Sleeve Gastrectomy Weight Loss Surgery

Why Sleeve Gastrectomy Is Now a Stand-Alone Bariatric Surgery

Surgeons performing open heart surgery

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The sleeve gastrectomy, or vertical sleeve gastrectomy, is a type of bariatric surgery that isolates a small section of the stomach for processing food, limiting the size of meals to approximately one ounce after surgery. In addition to causing weight loss through food restriction, sleeve gastrectomy also decreases levels of an appetite-stimulating hormone called ghrelin—so people feel less hungry and eat less.

The surgery used to be considered a starting point for people who were so morbidly obese that they were not candidates for gastric bypass surgeries, like Roux-en-Y or biliopancreatic diversion, with the expectation that a second surgery would be performed once weight had been lost. Now, research shows that patients can lose a significant amount of weight with sleeve gastrectomy alone and not require a second weight-loss surgery. 

With that, the surgery has gained popularity, as it's considered less radical. In fact, according to a 2013 study in Obesity Surgery, behind Roux-en-Y, sleeve gastrectomy was the second most common bariatric surgery worldwide in 2011. 

The Vertical Sleeve Gastrectomy Procedure

The surgery is typically performed in a hospital or a surgery center, using general anesthesia. Surgeries are performed laparoscopically, which allows the surgeon to work using long instruments placed in the body via incisions a few centimeters long. In some cases, the surgery will be performed “open,” with the larger traditional incision, or a surgery that begins laparoscopically may be converted to the open procedure when the surgeon determines it is necessary.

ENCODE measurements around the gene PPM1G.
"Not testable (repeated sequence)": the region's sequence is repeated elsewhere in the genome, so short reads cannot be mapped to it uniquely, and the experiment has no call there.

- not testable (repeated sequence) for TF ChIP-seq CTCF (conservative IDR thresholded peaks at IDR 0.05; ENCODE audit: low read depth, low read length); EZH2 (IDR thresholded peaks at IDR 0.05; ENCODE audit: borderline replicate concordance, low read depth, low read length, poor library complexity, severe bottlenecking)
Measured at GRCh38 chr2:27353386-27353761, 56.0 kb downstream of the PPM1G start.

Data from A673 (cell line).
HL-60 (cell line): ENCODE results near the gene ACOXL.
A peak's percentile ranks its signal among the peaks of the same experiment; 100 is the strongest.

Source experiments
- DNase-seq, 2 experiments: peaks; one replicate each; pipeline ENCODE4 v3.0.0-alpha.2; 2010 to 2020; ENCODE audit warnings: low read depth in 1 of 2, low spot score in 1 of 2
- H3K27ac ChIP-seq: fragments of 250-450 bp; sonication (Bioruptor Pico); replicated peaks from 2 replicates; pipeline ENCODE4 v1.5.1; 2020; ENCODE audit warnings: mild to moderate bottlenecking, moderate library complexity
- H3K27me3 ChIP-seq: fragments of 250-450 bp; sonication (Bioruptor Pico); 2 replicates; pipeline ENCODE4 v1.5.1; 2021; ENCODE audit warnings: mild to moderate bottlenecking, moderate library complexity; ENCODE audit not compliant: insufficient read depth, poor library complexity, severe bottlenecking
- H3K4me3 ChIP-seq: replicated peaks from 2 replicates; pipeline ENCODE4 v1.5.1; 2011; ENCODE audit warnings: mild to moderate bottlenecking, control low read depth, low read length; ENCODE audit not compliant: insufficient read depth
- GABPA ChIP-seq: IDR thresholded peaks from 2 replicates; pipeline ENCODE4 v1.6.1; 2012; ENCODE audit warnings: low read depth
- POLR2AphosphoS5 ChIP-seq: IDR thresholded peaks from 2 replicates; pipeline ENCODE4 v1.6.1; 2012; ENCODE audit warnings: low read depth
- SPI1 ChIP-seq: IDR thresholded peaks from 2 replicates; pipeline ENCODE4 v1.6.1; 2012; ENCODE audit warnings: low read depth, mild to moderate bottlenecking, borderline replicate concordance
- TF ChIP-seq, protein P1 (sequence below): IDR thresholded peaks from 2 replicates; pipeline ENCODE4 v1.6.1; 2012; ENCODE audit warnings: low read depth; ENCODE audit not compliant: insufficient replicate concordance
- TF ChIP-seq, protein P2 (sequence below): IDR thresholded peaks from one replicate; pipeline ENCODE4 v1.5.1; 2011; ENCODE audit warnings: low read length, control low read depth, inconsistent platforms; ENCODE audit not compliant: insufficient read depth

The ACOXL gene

The surgery begins with multiple half-inch long incisions in the area of the stomach. The instruments are inserted through these incisions, and the surgeon begins by removing up to 80% of the stomach. The sides of the stomach are then joined by staples, leaving the stomach smaller and tubular in shape, but retaining the sphincter muscles at the top and the bottom of the stomach.

Once the surgeon determines that the staples are holding the stomach closed and no areas are leaking, the instruments are withdrawn and the incisions are closed, typically with absorbable sutures and sterile tape. 

Typical Outcomes After Sleeve Gastrectomy

In terms of weight loss outcomes, the good news is that research shows the average weight loss to be over 50%, even after more than six years post-surgery.

The downside is that some people do regain weight after the surgery, mostly when they consume large quantities of food that stretches the pouch. Acid reflux is another potential side effect of this surgery. 

The Bottom Line

The patient who undergoes this procedure must make radical changes in his food intake and lifestyle in order for the procedure to have a successful long-term outcome. Because the stomach has the ability to stretch to accommodate food, the stomach can expand greatly from the one-ounce capacity the surgery allows for. Meals should be small—less than half a cup—and drinking fluids with meals can fill the pouch, preventing the intake of solid food at that time.

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  2. Karmali S, Johnson Stoklossa C, Sharma A, et al. Bariatric surgery: a primerCan Fam Physician. 2010;56(9):873–879.

  3. Himpens J, Dobbeleir J, Peeters G. Long-term results of laparoscopic sleeve gastrectomy for obesity. Ann Surg. 2010;252(2):319-24. doi:10.1097/SLA.0b013e3181e90b31